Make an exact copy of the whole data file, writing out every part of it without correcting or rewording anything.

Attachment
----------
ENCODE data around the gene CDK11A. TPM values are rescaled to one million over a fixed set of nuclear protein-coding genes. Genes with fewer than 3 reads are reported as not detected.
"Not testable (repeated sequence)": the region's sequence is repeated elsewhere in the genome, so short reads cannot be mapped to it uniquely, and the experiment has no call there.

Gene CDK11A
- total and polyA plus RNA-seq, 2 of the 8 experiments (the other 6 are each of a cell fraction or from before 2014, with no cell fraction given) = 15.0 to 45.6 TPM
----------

ENCODE data around the gene CDK11A. TPM values are rescaled to one million over a fixed set of nuclear protein-coding genes. Genes with fewer than 3 reads are reported as not detected.
"Not testable (repeated sequence)": the region's sequence is repeated elsewhere in the genome, so short reads cannot be mapped to it uniquely, and the experiment has no call there.

Gene CDK11A
- total and polyA plus RNA-seq, 2 of the 8 experiments (the other 6 are each of a cell fraction or from before 2014, with no cell fraction given) = 15.0 to 45.6 TPM